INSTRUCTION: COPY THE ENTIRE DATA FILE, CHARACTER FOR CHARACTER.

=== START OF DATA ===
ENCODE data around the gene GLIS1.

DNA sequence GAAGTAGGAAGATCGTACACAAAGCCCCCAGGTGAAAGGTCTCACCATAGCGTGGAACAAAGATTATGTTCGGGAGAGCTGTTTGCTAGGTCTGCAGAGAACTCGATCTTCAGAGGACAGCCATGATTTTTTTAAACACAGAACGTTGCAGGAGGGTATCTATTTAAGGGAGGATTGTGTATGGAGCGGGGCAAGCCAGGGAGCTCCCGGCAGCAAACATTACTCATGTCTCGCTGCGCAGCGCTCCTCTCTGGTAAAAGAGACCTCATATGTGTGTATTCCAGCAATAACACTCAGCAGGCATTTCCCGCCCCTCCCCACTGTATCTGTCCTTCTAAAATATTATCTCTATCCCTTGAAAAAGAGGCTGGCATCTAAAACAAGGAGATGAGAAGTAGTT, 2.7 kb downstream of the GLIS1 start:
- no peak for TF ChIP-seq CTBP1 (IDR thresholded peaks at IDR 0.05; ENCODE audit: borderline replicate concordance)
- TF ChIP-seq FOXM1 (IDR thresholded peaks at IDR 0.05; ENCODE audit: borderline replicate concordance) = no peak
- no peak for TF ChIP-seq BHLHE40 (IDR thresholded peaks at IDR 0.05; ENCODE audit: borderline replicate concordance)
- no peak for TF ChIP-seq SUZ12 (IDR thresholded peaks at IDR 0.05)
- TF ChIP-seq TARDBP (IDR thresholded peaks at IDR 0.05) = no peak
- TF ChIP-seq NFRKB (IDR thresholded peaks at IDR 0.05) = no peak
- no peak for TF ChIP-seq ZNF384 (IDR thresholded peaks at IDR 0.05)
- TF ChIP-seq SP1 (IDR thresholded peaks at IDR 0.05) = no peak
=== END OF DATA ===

ENCODE data around the gene GLIS1.

DNA sequence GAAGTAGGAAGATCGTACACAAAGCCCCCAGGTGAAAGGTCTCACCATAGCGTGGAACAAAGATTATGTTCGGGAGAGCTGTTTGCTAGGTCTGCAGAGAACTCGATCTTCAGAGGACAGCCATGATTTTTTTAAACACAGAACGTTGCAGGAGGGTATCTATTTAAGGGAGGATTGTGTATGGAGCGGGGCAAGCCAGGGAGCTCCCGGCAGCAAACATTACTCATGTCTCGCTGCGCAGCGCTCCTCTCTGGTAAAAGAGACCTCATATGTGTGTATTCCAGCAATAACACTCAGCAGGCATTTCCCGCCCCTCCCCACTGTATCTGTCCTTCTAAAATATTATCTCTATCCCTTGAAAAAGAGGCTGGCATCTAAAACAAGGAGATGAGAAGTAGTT, 2.7 kb downstream of the GLIS1 start:
- no peak for TF ChIP-seq CTBP1 (IDR thresholded peaks at IDR 0.05; ENCODE audit: borderline replicate concordance)
- TF ChIP-seq FOXM1 (IDR thresholded peaks at IDR 0.05; ENCODE audit: borderline replicate concordance) = no peak
- no peak for TF ChIP-seq BHLHE40 (IDR thresholded peaks at IDR 0.05; ENCODE audit: borderline replicate concordance)
- no peak for TF ChIP-seq SUZ12 (IDR thresholded peaks at IDR 0.05)
- TF ChIP-seq TARDBP (IDR thresholded peaks at IDR 0.05) = no peak
- TF ChIP-seq NFRKB (IDR thresholded peaks at IDR 0.05) = no peak
- no peak for TF ChIP-seq ZNF384 (IDR thresholded peaks at IDR 0.05)
- TF ChIP-seq SP1 (IDR thresholded peaks at IDR 0.05) = no peak